No Slipping Past Airport Security
Young Adult Fiction Author Style
Since I left the corporate world to write full-time, my wardrobe needs have changed. My charcoal and navy suits are collecting dust in my closet, praying a wedding will thrust them into the limelight once again. Now I favor pajama pants and slippers. Pretty much around the clock. My descent into slipperdom involved a minor international incident, though.
I was never a slipper guy. I’m 42. Slippers were for grandma. I never “got” them, and assumed it was too late to change. That is, until I received a pair of Ugg slippers for my birthday last year. Your feet are warm! You don’t slip, or get your socks wet around the dog’s water bowl! These things are a godsend. If I go on a day trip, I pack slippers. If I walk ten feet to the bathroom, I slide on the Uggs. These days I have the super advanced kind that look like sneakers, which you can wear outside. With my updated slipper game I barely wear anything else. Drive to the store? Slippers. Play with Buddy (my Great Dane) in the yard? Please. I’m not lacing up.
Big boy slippers
There are some downsides to my newfound slipper addiction. If you’ve ever worn the same pair of socks for too long, you might have noticed your skin gets sore. Cue the violins, I know. Along with a steady rotation of dad-pajama-pants, I wear slippers roughly eighteen hours a day. You need to mix it up. Back in my slipper infancy, I only had the Uggs though. *Lightbulb goes off* I had
swiped borrowed a pair of hotel slippers from the Leela Palace in Bangalore, India last summer on a family trip. (Side note: hotel slippers are ideal for long flights—you want shoes off, but the ability to walk to the bathroom. Sorry, socks to an airplane lavatory are not okay.)
The problem with hotel slippers is they begin to disintegrate in about four days. Unsurprisingly, they are not built to last. That white terrycloth becomes gray and then brown. After the four-day lifecycle of my Leela Palace slippers expired, it looked like I had two dead squirrels on my feet. Still, I enjoyed the hotel-slipper style, a nice contrast to the Ugg “shoe” slipper. My wife noted both my brief love affair with, and the ratty condition of, said slippers. She made it clear I would be receiving new slippers for Christmas, meaning I could not run out and buy a pair. On a four-day trip to the French countryside in November, I saw an opportunity.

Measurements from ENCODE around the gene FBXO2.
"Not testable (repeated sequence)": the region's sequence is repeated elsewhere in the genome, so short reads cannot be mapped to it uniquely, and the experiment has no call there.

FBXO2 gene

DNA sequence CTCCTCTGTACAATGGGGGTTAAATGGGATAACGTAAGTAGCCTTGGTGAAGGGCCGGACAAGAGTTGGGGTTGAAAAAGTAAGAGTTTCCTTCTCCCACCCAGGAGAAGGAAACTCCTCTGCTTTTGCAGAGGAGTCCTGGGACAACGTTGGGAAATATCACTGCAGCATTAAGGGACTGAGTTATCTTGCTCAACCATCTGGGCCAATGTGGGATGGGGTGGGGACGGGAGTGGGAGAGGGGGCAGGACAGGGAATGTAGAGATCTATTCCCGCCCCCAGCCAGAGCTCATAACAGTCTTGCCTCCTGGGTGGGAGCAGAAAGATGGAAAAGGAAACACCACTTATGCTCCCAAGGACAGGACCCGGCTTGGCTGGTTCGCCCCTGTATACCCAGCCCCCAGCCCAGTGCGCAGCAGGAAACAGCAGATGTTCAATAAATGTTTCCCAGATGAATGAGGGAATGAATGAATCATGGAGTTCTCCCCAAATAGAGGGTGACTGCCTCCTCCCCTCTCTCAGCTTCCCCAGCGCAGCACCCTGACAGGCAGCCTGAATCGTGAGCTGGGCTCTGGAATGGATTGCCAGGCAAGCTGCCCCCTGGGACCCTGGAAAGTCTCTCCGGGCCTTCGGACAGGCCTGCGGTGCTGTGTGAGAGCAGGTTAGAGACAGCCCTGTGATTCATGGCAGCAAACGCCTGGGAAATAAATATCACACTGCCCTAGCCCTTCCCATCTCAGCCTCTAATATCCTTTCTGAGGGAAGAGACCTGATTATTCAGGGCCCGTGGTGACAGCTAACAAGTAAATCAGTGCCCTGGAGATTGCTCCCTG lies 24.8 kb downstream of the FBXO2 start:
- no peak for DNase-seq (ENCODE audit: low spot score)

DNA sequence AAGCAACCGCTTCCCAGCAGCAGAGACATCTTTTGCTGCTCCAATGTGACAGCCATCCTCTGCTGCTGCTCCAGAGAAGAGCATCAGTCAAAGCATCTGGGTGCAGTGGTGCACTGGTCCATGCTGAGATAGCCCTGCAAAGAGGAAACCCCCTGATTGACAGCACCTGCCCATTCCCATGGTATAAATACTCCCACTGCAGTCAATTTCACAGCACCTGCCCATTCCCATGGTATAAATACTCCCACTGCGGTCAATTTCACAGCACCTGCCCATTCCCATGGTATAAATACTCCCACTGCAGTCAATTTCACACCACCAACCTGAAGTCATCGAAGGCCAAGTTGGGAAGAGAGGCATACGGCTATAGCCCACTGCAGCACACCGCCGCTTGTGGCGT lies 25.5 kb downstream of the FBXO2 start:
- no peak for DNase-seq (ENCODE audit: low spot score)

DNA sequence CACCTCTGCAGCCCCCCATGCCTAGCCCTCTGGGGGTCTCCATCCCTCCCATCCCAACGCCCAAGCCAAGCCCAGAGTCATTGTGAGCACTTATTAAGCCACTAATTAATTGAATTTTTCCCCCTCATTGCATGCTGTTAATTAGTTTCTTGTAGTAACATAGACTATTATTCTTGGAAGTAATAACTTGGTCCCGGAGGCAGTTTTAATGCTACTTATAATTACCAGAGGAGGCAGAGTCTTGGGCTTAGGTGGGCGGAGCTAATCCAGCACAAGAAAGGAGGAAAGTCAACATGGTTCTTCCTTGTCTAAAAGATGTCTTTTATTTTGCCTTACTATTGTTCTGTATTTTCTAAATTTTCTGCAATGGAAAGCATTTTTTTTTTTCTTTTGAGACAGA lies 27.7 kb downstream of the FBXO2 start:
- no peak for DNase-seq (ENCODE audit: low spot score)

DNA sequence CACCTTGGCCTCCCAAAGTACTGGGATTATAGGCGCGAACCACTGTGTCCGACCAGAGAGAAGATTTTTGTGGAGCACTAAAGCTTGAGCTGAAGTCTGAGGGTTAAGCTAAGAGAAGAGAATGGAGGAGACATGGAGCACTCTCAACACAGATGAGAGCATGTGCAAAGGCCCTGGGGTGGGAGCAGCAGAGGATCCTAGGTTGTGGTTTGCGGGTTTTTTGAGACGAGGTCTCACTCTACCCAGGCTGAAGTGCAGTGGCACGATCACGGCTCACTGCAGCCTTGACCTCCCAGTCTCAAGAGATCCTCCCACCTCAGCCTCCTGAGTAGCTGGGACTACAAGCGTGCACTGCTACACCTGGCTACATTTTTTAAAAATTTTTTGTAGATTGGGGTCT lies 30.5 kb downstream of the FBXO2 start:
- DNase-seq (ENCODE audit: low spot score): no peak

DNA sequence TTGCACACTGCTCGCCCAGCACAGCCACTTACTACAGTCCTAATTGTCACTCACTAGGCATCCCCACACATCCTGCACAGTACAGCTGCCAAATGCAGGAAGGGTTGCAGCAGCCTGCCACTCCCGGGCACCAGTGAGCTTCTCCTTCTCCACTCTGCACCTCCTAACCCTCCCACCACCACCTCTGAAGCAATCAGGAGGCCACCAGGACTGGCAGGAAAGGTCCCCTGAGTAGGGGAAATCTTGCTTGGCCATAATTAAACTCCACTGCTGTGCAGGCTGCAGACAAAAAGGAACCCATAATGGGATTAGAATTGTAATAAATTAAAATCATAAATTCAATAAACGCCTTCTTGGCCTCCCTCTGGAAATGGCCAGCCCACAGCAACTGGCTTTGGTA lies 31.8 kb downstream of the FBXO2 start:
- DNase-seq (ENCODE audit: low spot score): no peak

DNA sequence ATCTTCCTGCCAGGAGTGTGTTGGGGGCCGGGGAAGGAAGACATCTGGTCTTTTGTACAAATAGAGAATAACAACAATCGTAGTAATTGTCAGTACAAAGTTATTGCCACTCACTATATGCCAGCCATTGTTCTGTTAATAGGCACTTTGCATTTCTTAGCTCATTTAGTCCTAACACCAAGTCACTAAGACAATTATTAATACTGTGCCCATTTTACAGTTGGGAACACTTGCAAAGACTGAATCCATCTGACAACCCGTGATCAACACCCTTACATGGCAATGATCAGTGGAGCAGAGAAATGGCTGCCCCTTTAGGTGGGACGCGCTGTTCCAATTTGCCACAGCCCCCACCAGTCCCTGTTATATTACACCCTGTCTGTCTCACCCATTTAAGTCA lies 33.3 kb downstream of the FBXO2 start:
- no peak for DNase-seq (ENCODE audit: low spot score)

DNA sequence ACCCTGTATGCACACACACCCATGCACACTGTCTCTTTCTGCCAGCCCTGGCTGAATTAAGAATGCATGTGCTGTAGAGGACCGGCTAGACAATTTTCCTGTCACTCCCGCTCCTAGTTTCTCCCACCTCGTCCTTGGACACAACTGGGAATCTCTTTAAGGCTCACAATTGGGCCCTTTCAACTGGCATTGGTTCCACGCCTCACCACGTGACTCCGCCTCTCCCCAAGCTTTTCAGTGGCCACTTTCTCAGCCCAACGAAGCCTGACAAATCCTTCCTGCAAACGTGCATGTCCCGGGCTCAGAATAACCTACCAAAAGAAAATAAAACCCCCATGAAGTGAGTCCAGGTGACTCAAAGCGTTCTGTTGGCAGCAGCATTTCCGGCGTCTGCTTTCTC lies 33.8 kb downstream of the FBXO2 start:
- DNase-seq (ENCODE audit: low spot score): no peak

When I travel with my family, I always get my own room. It’s not extravagance, it’s logistics. While my wife and daughter tuck in around 9pm, I stay up till 4am writing. I can’t very well have the light on or be munching Doritos. So, for each hotel we stayed in, that meant at least three sets of slippers (one in mine, two in theirs). We stayed in different hotels each of four nights in southwest France as we jaunted around. I netted twelve pairs of slippers. Jackpot! Does anyone know the official rules of hotel slippers? Are you allowed to take them? I know you can’t take the robe. But the slippers they can’t reuse. Nevertheless, I hate the idea of the housekeepers gossiping about “those guests” that heisted all the slippers. I hustled the family out of each hotel before the hotel etiquette police were notified.
My only problem was getting them home. My wife and daughter travel light, and were perfectly fine carrying-on to France. Me, not so much. I use the excuse that I’m big (I’m six foot three), and thus my clothes, shoes, etc. are voluminous. This is true. But really I just pack a lot of stuff. Under pressure to carry on, I relented. Not only did I need to pack four days of clothes into my carry-on, I needed to leave room for the slippers.
By the end of the trip, my bag was majority slippers. And it was barely zip-able. But whatever, I got it done. We returned out of Paris on the one-year anniversary of their horrific 2015 terrorist attack. Needless to say, security in the airport was tight. I love flying and airplanes, but airports are not my friend. It’s just unfortunate that I look like me. Because I look like a terrorist. I’m half Indian, one-quarter Irish and one-quarter Italian. Apparently that particular combination resembles ISIS. If writing doesn’t work out, I may take my talents (appearance) to the CIA because I could be from ANYWHERE. Spain, the Middle East, South America, Italy… I blend.